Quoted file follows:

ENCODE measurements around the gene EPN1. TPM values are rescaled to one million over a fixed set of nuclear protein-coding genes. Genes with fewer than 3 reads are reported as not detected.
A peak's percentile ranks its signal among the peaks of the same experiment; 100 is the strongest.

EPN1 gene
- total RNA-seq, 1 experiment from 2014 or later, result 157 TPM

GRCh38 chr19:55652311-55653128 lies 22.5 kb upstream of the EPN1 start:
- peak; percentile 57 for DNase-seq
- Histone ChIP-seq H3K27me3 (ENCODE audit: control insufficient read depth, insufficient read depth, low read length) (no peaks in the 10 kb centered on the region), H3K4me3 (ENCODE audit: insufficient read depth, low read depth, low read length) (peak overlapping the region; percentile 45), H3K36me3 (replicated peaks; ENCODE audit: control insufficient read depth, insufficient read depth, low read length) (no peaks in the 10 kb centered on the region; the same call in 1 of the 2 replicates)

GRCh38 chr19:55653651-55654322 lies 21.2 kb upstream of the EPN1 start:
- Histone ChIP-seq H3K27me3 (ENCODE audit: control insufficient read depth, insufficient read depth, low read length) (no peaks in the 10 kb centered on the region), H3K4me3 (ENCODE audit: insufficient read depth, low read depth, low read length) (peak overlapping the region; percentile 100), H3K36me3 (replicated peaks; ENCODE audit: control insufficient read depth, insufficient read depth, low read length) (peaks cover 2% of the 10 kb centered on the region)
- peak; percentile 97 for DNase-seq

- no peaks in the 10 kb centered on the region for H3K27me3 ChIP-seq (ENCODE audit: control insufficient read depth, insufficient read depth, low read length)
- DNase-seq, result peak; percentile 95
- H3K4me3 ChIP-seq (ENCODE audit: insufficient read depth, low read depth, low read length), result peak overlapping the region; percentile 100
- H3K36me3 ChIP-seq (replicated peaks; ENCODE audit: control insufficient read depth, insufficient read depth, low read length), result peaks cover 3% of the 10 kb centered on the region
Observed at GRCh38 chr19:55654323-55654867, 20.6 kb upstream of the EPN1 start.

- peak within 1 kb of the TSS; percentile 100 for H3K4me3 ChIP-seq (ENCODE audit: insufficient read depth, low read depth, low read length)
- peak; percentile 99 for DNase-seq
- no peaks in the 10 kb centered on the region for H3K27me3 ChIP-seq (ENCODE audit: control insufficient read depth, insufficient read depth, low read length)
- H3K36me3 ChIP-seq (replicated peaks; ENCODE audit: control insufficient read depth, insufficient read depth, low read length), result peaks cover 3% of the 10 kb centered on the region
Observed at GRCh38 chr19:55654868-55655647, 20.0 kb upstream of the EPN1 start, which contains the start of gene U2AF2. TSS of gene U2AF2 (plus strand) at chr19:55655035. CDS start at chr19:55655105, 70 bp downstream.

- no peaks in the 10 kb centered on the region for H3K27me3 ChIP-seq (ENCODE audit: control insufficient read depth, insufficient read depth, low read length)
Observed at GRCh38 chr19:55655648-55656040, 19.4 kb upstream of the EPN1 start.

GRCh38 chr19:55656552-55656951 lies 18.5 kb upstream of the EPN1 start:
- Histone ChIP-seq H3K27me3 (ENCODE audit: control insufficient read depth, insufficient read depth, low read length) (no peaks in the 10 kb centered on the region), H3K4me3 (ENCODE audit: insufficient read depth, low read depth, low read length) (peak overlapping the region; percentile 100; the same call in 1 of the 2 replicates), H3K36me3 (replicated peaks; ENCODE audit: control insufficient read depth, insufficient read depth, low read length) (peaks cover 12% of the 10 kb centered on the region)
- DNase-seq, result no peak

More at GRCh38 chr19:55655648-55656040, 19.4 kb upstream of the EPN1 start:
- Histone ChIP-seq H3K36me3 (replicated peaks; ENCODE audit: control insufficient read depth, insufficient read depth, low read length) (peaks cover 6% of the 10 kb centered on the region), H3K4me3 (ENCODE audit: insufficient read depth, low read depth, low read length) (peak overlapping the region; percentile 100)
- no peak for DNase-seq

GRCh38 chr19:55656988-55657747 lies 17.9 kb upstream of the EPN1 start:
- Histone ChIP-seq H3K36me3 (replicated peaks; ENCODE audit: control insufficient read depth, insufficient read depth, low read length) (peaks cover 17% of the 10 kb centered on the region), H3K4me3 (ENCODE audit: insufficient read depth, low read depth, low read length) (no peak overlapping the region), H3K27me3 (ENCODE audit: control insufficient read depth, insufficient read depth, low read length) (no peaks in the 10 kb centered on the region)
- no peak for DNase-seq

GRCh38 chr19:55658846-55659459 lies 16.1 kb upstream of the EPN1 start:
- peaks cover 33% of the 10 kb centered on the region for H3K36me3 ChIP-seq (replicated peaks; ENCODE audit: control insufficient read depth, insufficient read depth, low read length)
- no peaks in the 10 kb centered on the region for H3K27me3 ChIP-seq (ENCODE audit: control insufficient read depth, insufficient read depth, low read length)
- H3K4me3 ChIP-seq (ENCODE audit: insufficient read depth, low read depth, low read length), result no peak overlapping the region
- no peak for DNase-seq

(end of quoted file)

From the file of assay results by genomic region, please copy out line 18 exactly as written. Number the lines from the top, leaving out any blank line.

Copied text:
- no peaks in the 10 kb centered on the region for H3K27me3 ChIP-seq (ENCODE audit: control insufficient read depth, insufficient read depth, low read length)